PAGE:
Wednesday, May 7, 2008

Dogmatic thinking

I don't like dogmatic thinking and dogmatic statements, but in several posts I have spoken about ministers of finance and central bank presidents as if they would be dogmatic thinkers by definition. Or, at least, that's the impression you may have gotten.

However, I'd like to stress that I do not think all ministers of finance and all presidents of central banks or all managing directors of the IMF, are dogmatic in their thinking, writing and speaking. Or that they are always dogmatic. How would I dare to think that!

I have high esteem for several (former) ministers of finance and central bank presidents (or their deputies) and I am happy that a few of them "belong" to the FONDAD international network. I don't need to mention their names, most of them you can find in the list of the FONDAD Network on our website.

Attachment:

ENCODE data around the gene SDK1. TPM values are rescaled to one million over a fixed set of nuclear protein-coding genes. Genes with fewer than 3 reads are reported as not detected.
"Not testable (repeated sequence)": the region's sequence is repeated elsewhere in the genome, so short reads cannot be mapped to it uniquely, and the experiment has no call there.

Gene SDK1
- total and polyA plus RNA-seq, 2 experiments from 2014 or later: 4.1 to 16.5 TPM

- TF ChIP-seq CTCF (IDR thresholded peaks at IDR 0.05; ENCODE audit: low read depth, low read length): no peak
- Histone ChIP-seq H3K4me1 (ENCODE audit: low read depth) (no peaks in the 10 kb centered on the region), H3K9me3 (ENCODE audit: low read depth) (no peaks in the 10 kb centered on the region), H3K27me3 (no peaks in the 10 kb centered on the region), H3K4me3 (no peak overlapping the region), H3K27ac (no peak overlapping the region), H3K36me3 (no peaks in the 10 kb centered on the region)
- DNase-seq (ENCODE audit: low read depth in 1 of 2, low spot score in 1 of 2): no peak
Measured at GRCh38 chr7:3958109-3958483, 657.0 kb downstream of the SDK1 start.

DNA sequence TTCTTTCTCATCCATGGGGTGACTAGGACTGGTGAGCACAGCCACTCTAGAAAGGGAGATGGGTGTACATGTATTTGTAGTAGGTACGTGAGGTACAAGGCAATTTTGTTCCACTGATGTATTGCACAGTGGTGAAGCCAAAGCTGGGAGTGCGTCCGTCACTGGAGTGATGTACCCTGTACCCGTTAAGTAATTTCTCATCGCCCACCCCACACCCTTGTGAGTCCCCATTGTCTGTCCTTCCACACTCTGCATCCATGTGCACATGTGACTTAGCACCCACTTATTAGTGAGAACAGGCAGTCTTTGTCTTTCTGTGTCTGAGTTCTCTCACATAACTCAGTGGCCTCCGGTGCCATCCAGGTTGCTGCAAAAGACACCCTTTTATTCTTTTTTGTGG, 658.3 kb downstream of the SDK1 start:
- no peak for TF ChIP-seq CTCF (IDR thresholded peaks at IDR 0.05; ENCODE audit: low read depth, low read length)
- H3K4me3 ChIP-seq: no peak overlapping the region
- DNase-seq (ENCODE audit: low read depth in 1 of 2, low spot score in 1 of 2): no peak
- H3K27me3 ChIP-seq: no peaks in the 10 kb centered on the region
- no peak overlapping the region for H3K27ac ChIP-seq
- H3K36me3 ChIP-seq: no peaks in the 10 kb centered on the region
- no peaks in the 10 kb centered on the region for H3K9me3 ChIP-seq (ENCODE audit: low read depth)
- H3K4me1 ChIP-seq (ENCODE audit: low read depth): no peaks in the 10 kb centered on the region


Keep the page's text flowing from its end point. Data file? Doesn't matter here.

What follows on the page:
Let me make one exception: Bill White (his official name is White, William). I have high esteem for his thinking and his commitment. I remember vividly how he shared with me many, many years ago, long before the subprime and credit crisis emerged, his concern about US credit markets. At the time, I understood that his public statements were more careful and less articulate, and I still understand that. For many years, I have also been more careful and less articulate than before I created FONDAD.

To finish this brief thought, I think you have to take into account certain roles you have to play. Being careful in your words does not mean you are a conformist. It may just mean that you apply a bit of self-censorship, for certain reasons. Whether those reasons are good, depends on your own assessment. Others have nothing to do with that -- unless you are interested in hearing their opinion.

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